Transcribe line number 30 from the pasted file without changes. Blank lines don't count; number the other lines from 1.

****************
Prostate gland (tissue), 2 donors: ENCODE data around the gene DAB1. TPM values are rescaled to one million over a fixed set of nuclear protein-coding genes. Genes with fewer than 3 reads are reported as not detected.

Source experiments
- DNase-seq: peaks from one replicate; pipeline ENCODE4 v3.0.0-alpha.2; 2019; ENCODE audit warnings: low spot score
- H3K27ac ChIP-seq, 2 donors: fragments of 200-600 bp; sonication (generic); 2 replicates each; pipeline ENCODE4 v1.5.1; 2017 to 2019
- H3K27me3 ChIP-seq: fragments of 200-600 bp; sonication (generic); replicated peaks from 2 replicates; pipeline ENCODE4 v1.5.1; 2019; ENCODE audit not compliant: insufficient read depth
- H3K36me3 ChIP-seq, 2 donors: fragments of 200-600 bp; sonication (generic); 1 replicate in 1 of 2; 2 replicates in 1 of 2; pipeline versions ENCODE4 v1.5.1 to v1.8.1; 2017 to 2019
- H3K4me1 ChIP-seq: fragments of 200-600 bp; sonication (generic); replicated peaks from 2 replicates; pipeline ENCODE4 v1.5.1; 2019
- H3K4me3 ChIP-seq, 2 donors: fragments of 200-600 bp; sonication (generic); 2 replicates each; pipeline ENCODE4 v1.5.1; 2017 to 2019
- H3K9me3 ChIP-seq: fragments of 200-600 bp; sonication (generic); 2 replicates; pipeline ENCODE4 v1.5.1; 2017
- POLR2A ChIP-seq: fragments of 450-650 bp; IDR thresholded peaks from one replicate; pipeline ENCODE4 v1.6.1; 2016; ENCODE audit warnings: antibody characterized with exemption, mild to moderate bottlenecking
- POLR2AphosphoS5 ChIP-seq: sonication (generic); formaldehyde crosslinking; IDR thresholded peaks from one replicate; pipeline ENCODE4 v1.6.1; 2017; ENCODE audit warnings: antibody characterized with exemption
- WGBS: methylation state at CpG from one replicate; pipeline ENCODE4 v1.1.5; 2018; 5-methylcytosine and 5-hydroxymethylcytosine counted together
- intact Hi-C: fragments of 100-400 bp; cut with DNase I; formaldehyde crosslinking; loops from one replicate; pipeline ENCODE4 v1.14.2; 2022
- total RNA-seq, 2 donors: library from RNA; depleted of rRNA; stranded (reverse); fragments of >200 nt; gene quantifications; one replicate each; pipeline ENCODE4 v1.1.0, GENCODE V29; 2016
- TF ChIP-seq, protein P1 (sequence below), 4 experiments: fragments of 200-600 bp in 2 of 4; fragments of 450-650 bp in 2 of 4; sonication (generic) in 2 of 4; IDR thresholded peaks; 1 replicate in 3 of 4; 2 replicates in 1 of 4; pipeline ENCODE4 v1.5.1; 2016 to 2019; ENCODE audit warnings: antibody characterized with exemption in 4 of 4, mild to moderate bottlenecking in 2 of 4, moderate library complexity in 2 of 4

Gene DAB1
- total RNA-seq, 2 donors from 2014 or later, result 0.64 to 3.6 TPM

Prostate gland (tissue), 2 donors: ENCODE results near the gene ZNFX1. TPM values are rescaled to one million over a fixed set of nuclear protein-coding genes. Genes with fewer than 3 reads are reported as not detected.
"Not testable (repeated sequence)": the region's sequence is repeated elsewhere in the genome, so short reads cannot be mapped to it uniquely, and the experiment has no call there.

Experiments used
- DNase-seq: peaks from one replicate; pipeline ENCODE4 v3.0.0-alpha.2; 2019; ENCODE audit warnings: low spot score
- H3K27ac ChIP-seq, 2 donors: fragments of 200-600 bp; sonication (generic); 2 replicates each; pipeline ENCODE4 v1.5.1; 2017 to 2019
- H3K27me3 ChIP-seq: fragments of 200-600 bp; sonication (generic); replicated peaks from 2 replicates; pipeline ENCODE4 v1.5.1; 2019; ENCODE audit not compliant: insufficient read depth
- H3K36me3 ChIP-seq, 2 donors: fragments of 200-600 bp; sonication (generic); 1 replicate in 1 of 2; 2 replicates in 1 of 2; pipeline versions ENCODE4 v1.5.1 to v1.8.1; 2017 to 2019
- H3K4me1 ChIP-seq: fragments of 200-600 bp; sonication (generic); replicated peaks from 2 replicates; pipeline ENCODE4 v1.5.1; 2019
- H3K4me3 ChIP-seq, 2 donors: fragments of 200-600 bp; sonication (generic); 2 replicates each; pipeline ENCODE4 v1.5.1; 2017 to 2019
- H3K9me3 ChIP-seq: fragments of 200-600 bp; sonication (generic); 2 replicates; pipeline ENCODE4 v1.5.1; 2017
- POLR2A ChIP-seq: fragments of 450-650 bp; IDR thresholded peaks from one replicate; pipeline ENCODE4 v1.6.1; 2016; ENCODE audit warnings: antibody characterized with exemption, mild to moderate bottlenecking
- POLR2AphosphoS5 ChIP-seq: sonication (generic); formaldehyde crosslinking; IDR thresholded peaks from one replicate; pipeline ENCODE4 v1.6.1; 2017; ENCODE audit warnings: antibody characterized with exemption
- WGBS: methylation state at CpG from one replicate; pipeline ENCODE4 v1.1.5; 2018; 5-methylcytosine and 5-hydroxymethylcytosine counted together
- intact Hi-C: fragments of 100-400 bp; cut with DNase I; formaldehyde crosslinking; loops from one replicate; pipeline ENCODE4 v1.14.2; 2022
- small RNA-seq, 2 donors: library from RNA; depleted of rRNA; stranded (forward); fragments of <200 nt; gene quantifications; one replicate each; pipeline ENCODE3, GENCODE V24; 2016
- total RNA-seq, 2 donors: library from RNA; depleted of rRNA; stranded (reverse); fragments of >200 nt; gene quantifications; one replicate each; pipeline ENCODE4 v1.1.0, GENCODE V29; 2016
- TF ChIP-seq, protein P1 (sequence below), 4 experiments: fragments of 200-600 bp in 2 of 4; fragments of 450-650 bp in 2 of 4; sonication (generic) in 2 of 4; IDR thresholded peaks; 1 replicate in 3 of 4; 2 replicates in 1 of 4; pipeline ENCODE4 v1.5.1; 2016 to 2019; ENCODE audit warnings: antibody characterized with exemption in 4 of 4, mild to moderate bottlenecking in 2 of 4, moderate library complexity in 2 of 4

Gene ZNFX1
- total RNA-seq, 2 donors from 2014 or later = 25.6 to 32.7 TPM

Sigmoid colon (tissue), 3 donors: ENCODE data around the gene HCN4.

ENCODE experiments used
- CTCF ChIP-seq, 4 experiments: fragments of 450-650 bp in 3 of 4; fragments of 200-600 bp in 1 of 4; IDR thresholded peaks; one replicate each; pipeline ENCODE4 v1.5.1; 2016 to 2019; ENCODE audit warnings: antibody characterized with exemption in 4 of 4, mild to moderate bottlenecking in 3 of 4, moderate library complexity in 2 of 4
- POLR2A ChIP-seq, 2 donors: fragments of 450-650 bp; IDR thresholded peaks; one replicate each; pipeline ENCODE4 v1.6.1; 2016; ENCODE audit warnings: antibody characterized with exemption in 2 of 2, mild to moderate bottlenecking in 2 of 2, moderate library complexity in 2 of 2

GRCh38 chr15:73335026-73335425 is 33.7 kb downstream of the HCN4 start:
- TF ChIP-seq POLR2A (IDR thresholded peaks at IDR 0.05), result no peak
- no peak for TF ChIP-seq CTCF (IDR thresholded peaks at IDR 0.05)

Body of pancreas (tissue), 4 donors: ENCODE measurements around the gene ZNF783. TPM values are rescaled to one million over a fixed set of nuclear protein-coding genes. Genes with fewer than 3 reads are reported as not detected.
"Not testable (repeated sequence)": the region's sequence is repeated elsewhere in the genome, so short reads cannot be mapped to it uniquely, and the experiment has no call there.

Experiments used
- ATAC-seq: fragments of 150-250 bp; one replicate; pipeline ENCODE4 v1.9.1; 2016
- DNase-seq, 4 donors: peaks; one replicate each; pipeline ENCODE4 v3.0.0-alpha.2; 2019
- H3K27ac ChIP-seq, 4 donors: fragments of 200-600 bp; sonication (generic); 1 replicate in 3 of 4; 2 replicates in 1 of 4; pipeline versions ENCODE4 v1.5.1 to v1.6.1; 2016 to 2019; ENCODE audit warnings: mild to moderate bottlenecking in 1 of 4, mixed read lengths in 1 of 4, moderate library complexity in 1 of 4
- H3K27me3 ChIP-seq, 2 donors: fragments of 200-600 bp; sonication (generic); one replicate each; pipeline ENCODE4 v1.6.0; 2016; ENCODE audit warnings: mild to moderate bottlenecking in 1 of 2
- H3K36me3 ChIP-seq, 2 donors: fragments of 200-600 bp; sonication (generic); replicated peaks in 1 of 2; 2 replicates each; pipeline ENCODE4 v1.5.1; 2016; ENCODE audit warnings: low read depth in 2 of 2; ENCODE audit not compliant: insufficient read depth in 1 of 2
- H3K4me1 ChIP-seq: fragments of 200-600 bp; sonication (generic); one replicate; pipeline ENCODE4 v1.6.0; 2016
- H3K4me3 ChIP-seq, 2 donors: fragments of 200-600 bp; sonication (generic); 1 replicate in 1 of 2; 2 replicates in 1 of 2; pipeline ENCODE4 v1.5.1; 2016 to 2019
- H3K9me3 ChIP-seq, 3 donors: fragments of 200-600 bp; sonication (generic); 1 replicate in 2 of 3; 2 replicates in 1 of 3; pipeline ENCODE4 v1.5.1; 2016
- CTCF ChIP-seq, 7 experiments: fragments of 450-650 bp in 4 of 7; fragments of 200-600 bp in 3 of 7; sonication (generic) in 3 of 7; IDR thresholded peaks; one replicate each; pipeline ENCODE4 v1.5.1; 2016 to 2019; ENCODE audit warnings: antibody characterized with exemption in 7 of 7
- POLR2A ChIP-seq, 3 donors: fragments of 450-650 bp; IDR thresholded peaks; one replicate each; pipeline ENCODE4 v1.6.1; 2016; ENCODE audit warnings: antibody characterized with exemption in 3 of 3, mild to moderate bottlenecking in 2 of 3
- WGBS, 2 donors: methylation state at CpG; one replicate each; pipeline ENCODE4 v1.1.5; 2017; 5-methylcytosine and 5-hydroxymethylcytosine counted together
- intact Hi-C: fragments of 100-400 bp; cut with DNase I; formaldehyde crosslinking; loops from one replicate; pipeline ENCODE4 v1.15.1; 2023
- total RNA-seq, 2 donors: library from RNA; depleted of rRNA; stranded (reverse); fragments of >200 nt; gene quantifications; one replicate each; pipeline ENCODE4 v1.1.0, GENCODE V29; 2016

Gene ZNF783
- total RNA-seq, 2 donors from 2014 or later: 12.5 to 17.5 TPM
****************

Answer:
- WGBS: methylation state at CpG from one replicate; pipeline ENCODE4 v1.1.5; 2018; 5-methylcytosine and 5-hydroxymethylcytosine counted together